What are the most popular logos in the United States today? This isn’t an easy question to answer, and everyone has different ideas. As advertising and marketing grow ever more competitive, brands compete for recognition, and we each see hundreds of logos every day. However, we gave it a shot. Here are the most popular logos in the United States, according to us.
The distinctive flat design, bright red logo for Target is recognized almost everywhere. No words needed: you can tell exactly what it is by looking at it, and even a stranger who had never seen a Target store could probably understand what they were looking at (even if they didn’t know what they’d find there).
General Electric’s iconic logo was designed in the 1890s, and it hasn’t changed much at all. It has a vintage vibe because it’s the real deal, with a classic trustworthy visual appeal radiating from a basic shape and colors with a sort of art nouveau font.
Since the Visa logo appears almost everywhere you can buy something—including online—it’s no wonder that it enjoys such brand recognition. Since 2006 the design has been updated for a crisper, simpler look that taps into our collective cultural memory of the old logo and its blue and gold colors.
We may be a Circle K or Dunkin Donuts coffee nation, but you’d never know it based on brand power. Everyone in the U.S. recognizes the Starbucks siren instantly. In fact, since 2011 the logo has not included the word “Starbucks” because it doesn’t need to; we all recognize the logo alone.
Ford got us out of horse drawn carriages and onto the road for good, so it’s no wonder their logo is among the most recognized. Since 1907 the logo has been the famous blue oval; this incarnation of the logo coincided with the release of the Model A.
It may not be world’s most interesting or creative logo, but it’s one of the most ubiquitous; for that reason, the Microsoft window logo is one of the most popular. Pro tip: look for the slash between the first “o” and the “s” that was supposed to suggest speed in the version that dominated between 1987 and 2012.
One of the most recognized brands in the world, Nike is certainly one of the most popular logos in the United States. The swoosh itself suggests speed and movement, and it now stands alone without the name of the brand.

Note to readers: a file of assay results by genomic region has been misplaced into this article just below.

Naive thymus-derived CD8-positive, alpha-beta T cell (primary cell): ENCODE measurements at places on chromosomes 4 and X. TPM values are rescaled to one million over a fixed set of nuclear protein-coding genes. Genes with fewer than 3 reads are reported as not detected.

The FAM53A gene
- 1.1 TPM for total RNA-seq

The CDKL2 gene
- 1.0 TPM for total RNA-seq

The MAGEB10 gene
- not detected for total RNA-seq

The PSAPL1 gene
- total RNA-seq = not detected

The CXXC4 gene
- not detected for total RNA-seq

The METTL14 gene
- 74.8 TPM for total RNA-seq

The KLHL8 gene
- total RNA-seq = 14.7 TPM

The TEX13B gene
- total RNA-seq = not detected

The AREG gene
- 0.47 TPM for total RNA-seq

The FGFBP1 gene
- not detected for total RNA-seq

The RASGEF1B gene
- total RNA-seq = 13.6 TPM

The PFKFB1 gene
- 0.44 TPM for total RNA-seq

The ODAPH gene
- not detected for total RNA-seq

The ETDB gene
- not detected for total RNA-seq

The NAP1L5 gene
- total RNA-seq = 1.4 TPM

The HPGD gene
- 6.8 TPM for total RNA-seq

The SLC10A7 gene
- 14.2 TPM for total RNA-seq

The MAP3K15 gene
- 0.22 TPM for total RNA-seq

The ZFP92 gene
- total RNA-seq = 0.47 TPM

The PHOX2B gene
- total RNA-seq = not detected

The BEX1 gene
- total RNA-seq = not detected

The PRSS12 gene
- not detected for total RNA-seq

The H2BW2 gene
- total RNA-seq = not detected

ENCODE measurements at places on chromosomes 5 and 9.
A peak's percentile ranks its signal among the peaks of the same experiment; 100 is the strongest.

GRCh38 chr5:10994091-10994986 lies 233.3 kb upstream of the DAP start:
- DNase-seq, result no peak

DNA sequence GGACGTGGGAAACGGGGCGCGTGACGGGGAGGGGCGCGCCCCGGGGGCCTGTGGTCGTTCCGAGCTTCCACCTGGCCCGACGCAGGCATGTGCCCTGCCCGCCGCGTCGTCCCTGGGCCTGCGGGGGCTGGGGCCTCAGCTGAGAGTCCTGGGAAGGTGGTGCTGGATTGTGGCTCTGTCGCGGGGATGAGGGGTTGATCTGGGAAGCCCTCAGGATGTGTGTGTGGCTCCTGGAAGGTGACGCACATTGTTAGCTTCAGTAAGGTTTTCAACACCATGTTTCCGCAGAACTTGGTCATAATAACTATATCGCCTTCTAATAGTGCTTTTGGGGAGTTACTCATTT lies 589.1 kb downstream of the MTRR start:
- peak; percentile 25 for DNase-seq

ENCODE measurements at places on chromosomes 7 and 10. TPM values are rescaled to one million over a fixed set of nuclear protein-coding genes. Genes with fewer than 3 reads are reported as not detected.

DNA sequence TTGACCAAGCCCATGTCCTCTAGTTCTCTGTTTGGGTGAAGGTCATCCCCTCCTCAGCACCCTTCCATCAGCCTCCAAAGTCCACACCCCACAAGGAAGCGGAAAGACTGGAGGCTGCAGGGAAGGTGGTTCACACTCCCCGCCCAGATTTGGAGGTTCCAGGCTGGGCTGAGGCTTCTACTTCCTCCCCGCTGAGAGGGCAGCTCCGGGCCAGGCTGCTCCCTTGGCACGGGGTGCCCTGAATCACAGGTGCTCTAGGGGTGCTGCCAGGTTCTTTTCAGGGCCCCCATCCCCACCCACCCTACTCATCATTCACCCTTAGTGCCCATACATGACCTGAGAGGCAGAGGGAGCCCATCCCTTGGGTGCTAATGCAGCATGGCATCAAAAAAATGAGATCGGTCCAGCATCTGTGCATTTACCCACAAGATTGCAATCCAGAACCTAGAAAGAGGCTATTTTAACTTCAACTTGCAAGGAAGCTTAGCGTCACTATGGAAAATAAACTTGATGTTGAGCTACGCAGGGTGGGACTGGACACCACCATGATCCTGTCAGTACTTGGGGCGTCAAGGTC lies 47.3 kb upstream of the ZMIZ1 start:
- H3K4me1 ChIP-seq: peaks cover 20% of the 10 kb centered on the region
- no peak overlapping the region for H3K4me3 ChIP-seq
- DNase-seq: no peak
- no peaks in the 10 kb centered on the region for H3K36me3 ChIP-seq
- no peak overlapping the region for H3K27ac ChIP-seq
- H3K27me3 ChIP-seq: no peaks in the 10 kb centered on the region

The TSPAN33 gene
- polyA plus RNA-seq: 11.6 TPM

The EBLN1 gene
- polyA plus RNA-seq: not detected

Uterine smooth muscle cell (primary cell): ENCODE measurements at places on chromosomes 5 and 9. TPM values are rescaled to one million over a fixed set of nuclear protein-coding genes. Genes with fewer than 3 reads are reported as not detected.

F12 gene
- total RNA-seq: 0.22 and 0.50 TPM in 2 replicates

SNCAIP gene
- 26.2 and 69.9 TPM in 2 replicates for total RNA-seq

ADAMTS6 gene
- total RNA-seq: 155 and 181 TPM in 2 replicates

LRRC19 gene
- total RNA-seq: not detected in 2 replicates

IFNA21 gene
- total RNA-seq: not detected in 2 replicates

Another one of the global biggies, the golden arches of McDonald’s can now be found in countries all over the world—for better or worse. Thanks to a 2006 redesign, the golden “M” is now simpler than ever.
You can’t go into a coffee shop without seeing a sea of Apple logos, can you? This is one of those logos that has such brand power that it signifies something completely other than its literal meaning; no one who sees the logo thinks of produce. They think of technology, thanks to the power of the logo and brand.
Google has achieved the level of cultural significance that comes with your brand name having its own definition within the written and spoken language. When we say “Google,” we mean search for online. This is a masterful brand triumph, and the instant visual recognition we have of the Google logo is just as powerful.
Still one of the most recognized brands and logos in the world, in both urban and rural settings, the simple, optimistic colors and playful typeface of the Coca-Cola logo are distinctive. And despite the stylized and somewhat retro feel of the font, the logo maintains a youthful vibe even now.
There you have it, the most popular logos in the United States. Although some have been around for a lot longer than others, each is a standout in terms of sheer recognition power. Many of these logos have also undergone redesign during similar periods, which tells us that the most powerful brands know that staying current with design trends is a must even for them. Which of these will be on the list in another ten years? Only time will tell.